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need not be decided. The petitioner makes no contention that the value of either estate at the date of the death of the owner thereof did not exceed $10,000. At any rate the burden was upon the petitioner to prove this fact if it is material. G. L. (Ter. Ed.) c. 65, Section 27. See Staples v. Commissioner of Corporations & Taxation, 305 Mass. 20 , 26.

It follows that, if St. 1891, c. 425, and acts in amendment thereof and in addition thereto, and St. 1902, c. 473, have not been repealed, each of the successions referred to in paragraph 11 of the petition, as amended, was subject to a legacy and succession tax at the rate of five per cent of the value of the property passing to the beneficiary.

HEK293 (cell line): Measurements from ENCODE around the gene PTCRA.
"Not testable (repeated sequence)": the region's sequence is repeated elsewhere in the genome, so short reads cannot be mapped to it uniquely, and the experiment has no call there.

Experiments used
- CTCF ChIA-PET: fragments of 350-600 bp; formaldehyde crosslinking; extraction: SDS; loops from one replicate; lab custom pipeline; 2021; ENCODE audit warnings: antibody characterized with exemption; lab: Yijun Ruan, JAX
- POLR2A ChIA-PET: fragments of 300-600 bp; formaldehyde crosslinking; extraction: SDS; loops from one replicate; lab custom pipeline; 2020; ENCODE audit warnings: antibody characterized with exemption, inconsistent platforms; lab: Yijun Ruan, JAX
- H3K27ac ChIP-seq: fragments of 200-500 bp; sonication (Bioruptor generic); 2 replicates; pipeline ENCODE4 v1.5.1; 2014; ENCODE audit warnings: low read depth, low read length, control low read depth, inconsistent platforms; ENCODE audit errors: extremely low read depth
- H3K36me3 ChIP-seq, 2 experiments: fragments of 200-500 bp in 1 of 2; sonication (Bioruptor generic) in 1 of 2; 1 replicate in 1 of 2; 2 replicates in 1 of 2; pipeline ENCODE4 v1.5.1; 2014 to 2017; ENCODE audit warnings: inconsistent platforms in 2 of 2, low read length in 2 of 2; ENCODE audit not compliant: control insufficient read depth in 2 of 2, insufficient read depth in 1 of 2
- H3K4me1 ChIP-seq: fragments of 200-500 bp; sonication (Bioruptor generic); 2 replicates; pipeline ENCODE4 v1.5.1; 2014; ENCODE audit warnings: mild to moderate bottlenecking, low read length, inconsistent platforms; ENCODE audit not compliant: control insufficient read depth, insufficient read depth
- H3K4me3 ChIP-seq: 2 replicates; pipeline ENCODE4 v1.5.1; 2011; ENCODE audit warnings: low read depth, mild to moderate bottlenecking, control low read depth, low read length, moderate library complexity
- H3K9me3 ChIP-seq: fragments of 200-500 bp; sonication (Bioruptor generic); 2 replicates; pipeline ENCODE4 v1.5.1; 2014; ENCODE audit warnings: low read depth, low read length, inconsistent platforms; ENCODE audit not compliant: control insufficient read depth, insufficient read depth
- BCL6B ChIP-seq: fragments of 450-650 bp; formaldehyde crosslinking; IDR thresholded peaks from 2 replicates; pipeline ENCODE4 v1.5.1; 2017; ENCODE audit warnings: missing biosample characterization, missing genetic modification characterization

In our opinion, St. 1891, c. 425, and applicable acts in amendment thereof and in addition thereto, revised in R. L. c. 15, and St. 1902, c. 473 (see also St. 1907, c. 563, Section 25), have not been repealed so far as they relate to property passing by the exercise or nonexercise of powers of appointment created by wills of persons dying prior to September 1, 1907, and after the effective date of St. 1891, c. 425. So far as these statutes relate to property so passing they have not been repealed unless by St. 1909, c. 527, Section 8, now appearing in G. L. (Ter. Ed.) c. 65, Section 2, which when originally enacted contained the following provision: "The provisions of chapter fifteen of the Revised Laws, chapter four hundred and seventy-three of the acts of the year nineteen hundred and two, chapters two hundred and forty-eight, two hundred and fifty-one and two hundred and seventy-six of the acts of the year nineteen hundred and three, chapter four hundred and twenty-one of the acts of the year nineteen hundred and four, chapters three hundred and sixty-seven and four hundred and seventy of the acts of the year nineteen hundred and five and chapter four hundred and thirty-six of the acts of the year nineteen hundred and six are hereby repealed in so far as they apply to the taxation of property passing through or by reason of powers of appointment created in dispositions of property made subsequent to June eleventh, eighteen hundred and ninety-one and prior to September first, nineteen hundred and seven, which have not been fully exercised prior